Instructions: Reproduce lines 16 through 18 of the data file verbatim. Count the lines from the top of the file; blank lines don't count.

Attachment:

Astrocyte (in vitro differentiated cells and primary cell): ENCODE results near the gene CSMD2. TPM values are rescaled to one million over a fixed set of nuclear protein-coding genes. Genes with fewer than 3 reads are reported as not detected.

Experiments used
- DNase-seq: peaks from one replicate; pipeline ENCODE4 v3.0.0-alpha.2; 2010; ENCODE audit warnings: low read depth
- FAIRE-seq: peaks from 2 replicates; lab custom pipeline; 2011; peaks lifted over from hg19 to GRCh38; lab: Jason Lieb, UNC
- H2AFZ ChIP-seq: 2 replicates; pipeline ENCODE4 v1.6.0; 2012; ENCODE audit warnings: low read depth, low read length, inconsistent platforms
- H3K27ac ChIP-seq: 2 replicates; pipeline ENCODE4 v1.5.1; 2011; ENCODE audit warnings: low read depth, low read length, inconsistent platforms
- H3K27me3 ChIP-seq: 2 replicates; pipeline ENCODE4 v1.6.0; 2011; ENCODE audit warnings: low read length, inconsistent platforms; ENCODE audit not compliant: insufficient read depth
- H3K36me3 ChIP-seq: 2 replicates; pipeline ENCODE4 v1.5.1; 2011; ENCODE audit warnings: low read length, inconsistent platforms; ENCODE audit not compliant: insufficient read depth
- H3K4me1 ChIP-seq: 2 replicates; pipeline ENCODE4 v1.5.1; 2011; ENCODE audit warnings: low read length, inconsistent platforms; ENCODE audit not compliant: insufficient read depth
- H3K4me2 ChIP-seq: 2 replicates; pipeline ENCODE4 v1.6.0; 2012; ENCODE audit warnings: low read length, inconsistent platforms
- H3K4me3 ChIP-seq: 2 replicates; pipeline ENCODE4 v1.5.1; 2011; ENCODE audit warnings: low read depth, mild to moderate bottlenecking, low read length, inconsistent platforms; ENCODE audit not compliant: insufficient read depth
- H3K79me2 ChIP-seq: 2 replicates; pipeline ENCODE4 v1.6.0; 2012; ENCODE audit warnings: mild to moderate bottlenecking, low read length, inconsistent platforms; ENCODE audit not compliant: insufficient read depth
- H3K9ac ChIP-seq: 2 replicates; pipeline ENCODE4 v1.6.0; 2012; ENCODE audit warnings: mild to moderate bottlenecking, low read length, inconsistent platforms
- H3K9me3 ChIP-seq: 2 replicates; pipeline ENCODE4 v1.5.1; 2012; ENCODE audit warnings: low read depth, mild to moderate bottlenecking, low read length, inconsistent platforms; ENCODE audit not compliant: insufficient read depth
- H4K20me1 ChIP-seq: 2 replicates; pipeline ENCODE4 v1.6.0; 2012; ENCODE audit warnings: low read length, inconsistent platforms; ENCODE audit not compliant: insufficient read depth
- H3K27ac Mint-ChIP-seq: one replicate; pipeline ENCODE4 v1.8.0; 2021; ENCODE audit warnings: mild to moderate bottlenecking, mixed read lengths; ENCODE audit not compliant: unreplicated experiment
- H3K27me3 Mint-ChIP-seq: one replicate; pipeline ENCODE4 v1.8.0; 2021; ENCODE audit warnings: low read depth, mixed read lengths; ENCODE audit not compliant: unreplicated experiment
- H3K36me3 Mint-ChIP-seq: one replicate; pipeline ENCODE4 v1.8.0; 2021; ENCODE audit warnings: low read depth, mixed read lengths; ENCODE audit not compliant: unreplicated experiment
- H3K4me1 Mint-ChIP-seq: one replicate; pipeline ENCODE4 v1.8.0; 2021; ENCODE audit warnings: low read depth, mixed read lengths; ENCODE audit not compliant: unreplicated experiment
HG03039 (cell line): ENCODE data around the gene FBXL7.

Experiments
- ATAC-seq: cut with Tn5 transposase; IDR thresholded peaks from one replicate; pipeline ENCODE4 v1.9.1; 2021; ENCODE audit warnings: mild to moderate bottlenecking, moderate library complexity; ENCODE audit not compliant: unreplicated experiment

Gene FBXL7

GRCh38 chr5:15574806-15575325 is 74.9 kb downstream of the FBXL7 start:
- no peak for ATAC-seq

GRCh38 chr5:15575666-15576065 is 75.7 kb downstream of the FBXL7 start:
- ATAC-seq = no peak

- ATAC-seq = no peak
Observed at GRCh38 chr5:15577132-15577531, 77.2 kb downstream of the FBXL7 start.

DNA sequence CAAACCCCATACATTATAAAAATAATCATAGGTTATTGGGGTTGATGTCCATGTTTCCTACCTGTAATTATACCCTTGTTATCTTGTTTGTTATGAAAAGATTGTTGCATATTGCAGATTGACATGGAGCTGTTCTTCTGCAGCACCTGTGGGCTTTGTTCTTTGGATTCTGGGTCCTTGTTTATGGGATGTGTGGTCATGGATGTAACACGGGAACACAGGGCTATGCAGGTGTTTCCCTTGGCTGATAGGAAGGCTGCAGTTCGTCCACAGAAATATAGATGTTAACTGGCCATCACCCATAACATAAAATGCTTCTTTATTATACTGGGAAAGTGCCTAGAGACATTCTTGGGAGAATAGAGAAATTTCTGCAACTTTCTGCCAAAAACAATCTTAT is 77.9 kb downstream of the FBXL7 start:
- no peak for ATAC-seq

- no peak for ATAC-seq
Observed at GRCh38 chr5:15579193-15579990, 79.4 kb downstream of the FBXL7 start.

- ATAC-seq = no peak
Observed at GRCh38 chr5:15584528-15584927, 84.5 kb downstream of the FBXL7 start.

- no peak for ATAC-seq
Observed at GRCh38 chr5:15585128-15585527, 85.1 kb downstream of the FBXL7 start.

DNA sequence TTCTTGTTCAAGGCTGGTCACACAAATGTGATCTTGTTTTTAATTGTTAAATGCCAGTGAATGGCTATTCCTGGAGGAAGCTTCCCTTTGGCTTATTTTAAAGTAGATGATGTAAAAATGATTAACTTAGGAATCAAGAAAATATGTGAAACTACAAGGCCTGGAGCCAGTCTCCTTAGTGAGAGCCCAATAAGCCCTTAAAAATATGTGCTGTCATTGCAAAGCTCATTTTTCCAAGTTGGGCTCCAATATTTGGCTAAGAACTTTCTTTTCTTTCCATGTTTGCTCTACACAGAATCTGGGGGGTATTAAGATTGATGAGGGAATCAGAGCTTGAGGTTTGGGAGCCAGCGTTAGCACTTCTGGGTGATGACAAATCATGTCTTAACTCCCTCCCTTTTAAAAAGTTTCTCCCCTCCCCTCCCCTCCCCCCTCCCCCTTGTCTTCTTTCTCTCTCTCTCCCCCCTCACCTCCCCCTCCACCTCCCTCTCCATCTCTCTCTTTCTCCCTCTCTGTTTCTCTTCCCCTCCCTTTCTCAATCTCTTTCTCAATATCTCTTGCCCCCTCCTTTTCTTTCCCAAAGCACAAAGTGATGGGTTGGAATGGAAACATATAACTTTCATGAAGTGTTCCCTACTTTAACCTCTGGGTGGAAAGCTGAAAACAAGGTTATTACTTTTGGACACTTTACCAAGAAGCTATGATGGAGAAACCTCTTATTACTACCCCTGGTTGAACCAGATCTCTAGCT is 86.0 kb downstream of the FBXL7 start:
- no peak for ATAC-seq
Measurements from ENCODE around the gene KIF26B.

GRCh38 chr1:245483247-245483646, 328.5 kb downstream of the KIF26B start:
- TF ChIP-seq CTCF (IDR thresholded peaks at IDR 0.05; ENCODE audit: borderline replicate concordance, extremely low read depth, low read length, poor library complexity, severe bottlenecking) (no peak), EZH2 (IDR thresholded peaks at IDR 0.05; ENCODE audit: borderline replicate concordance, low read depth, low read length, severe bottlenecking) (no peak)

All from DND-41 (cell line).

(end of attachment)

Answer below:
- H3K27ac Mint-ChIP-seq: one replicate; pipeline ENCODE4 v1.8.0; 2021; ENCODE audit warnings: mild to moderate bottlenecking, mixed read lengths; ENCODE audit not compliant: unreplicated experiment
- H3K27me3 Mint-ChIP-seq: one replicate; pipeline ENCODE4 v1.8.0; 2021; ENCODE audit warnings: low read depth, mixed read lengths; ENCODE audit not compliant: unreplicated experiment
- H3K36me3 Mint-ChIP-seq: one replicate; pipeline ENCODE4 v1.8.0; 2021; ENCODE audit warnings: low read depth, mixed read lengths; ENCODE audit not compliant: unreplicated experiment